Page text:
A Kindling of Hope: Bridging Gaps in the Middle East

Article excerpt

Every so often in the tense and troubled lands of Israel and Palestine, glimmers of hope appear. For a week in mid-November, the glimmers flickered a little more brightly.

Amir Peretz displaced Shimon Peres as leader of the Labor Party, giving new life to the peace movement in Israel. (And even Ariel Sharon, in quitting Likud, has taken a step away from extremists.) Condoleeza Rice, the U.S. secretary of state, brokered a deal to open up the borders of Gaza. The parents of 12-year-old Ahmed Ismail Khatib, a Palestinian mistakenly killed by Israeli soldiers, opted to donate their son's organs to six critically ill patients in the hospital where the boy died, all of them Israelis.

So an act of politics, an act of diplomacy, and an act of humanity kindled hope in this region.

But things are never simple. Within days, the Israeli government had invited bids for building 13 new homes in the largest settlement in the West Bank, adding to the contested settlements that encroach upon the land designated for Palestine, and significantly tightened security checkpoints at Bethlehem.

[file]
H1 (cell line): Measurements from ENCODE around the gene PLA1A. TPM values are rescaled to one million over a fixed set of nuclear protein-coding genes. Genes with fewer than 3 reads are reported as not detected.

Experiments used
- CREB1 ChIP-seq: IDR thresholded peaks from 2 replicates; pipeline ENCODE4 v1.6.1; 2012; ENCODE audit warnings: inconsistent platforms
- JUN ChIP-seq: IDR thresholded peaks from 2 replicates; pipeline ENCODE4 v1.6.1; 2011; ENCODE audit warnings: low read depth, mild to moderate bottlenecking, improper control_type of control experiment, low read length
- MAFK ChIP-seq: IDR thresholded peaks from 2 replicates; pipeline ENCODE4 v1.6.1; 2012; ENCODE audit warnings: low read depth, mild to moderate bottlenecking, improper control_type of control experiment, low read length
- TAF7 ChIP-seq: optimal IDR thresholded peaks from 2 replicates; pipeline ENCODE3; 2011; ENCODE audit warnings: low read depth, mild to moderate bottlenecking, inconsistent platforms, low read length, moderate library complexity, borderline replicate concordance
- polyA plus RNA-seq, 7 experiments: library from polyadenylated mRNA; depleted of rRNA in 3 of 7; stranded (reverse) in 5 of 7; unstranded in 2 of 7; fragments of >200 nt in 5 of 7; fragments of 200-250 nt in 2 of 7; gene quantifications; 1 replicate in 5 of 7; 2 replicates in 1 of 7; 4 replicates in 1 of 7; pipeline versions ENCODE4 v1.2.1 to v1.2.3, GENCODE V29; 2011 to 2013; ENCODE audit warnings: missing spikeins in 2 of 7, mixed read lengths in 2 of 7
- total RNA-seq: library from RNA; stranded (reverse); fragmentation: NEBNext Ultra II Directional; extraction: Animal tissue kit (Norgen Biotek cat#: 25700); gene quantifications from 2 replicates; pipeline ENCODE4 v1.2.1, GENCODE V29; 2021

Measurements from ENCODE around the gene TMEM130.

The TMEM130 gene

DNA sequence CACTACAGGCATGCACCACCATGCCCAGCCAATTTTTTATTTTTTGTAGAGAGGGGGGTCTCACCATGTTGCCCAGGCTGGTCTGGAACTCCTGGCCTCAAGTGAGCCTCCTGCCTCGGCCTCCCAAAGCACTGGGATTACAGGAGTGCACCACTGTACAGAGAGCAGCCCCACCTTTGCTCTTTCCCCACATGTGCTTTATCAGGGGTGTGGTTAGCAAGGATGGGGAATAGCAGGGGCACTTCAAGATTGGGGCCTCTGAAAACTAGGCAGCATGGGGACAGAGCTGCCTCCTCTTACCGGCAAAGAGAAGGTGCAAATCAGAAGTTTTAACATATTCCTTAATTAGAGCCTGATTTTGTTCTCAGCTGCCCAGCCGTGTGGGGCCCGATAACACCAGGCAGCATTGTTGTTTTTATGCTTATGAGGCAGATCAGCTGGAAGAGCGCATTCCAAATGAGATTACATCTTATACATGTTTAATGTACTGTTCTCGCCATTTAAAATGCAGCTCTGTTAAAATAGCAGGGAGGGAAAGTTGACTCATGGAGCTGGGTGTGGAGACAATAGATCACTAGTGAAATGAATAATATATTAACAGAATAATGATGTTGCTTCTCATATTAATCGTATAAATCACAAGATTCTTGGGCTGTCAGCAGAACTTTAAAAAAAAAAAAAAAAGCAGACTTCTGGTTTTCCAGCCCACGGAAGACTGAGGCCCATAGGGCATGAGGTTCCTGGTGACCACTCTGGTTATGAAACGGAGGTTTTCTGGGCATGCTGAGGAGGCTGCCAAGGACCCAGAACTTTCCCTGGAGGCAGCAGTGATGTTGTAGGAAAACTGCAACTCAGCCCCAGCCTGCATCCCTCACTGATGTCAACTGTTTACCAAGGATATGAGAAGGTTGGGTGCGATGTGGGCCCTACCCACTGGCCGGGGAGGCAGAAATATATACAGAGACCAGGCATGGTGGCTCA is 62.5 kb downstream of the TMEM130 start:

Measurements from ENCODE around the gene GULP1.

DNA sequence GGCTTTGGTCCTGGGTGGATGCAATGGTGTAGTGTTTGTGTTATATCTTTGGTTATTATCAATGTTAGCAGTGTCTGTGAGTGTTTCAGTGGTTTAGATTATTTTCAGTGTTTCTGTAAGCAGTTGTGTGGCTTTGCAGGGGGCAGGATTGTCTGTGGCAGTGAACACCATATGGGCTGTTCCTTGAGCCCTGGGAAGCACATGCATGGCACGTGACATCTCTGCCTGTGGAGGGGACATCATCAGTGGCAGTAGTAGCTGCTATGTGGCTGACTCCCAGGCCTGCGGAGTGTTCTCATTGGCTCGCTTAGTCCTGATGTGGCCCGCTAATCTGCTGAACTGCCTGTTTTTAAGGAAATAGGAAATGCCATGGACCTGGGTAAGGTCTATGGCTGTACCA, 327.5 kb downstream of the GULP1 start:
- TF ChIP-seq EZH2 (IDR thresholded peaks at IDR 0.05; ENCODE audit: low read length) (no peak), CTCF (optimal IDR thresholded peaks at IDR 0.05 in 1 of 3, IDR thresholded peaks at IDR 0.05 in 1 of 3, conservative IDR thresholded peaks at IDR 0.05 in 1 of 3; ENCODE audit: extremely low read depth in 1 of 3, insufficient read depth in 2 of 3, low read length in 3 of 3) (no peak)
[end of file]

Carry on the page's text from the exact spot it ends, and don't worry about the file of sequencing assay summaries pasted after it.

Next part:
For all the glimmers, one of the hard realities of this region is the huge gap in understanding between the people of Israel and the people of Palestine. At a conference in mid-November at the International Center of Bethlehem, there was much talk about the perceptions of land.

For Israel, said Jerome Segal, scholar, author, and head of the Jewish Peace Lobby in the United States, "to be a Jew is to be part of a people and a people has to have a place of self-determination." For historical and scriptural reasons, that place for Jews is Israel.

For Palestinians, the land is often the very specific place where a family has lived. The ancestors of Father Elias Chacour had lived in the village of Biram in northern Israel for hundreds of years. But as Jewish forces consolidated their victory in the 1948 conflicts that Israelis call the "war of independence" (and Palestinians call "the catastrophe"), Chacour's family was driven from that village. For them and for so many other Palestinians, the land is the particular place that they consider home. "We will not forget our land," Chaeour's nephew, also named Elias, said as he stood amid the ruins in Biram. …